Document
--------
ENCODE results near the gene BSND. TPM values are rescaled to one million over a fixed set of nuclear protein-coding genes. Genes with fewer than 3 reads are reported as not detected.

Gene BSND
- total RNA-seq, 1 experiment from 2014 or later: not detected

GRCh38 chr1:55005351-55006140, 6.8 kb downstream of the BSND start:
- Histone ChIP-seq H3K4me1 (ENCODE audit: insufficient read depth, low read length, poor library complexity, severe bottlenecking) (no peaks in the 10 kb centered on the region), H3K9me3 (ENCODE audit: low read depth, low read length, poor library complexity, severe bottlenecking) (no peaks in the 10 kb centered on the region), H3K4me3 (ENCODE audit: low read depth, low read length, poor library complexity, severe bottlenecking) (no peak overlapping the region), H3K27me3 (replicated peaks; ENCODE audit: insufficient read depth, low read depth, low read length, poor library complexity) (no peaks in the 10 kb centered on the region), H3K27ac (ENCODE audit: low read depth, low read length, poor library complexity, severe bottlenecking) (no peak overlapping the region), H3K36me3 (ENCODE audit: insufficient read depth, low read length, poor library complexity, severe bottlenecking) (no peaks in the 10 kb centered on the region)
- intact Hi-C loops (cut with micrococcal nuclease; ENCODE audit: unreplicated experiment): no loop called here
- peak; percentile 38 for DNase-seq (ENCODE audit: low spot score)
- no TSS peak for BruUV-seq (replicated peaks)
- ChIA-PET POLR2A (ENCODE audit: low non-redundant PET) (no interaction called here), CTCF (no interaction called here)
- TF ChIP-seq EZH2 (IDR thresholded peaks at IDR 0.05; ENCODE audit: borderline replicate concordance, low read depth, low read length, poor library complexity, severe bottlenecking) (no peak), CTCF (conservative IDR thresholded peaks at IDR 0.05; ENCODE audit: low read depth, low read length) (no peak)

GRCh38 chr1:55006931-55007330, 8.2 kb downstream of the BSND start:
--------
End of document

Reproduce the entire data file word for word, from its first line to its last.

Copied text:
ENCODE results near the gene BSND. TPM values are rescaled to one million over a fixed set of nuclear protein-coding genes. Genes with fewer than 3 reads are reported as not detected.

Gene BSND
- total RNA-seq, 1 experiment from 2014 or later: not detected

GRCh38 chr1:55005351-55006140, 6.8 kb downstream of the BSND start:
- Histone ChIP-seq H3K4me1 (ENCODE audit: insufficient read depth, low read length, poor library complexity, severe bottlenecking) (no peaks in the 10 kb centered on the region), H3K9me3 (ENCODE audit: low read depth, low read length, poor library complexity, severe bottlenecking) (no peaks in the 10 kb centered on the region), H3K4me3 (ENCODE audit: low read depth, low read length, poor library complexity, severe bottlenecking) (no peak overlapping the region), H3K27me3 (replicated peaks; ENCODE audit: insufficient read depth, low read depth, low read length, poor library complexity) (no peaks in the 10 kb centered on the region), H3K27ac (ENCODE audit: low read depth, low read length, poor library complexity, severe bottlenecking) (no peak overlapping the region), H3K36me3 (ENCODE audit: insufficient read depth, low read length, poor library complexity, severe bottlenecking) (no peaks in the 10 kb centered on the region)
- intact Hi-C loops (cut with micrococcal nuclease; ENCODE audit: unreplicated experiment): no loop called here
- peak; percentile 38 for DNase-seq (ENCODE audit: low spot score)
- no TSS peak for BruUV-seq (replicated peaks)
- ChIA-PET POLR2A (ENCODE audit: low non-redundant PET) (no interaction called here), CTCF (no interaction called here)
- TF ChIP-seq EZH2 (IDR thresholded peaks at IDR 0.05; ENCODE audit: borderline replicate concordance, low read depth, low read length, poor library complexity, severe bottlenecking) (no peak), CTCF (conservative IDR thresholded peaks at IDR 0.05; ENCODE audit: low read depth, low read length) (no peak)

GRCh38 chr1:55006931-55007330, 8.2 kb downstream of the BSND start: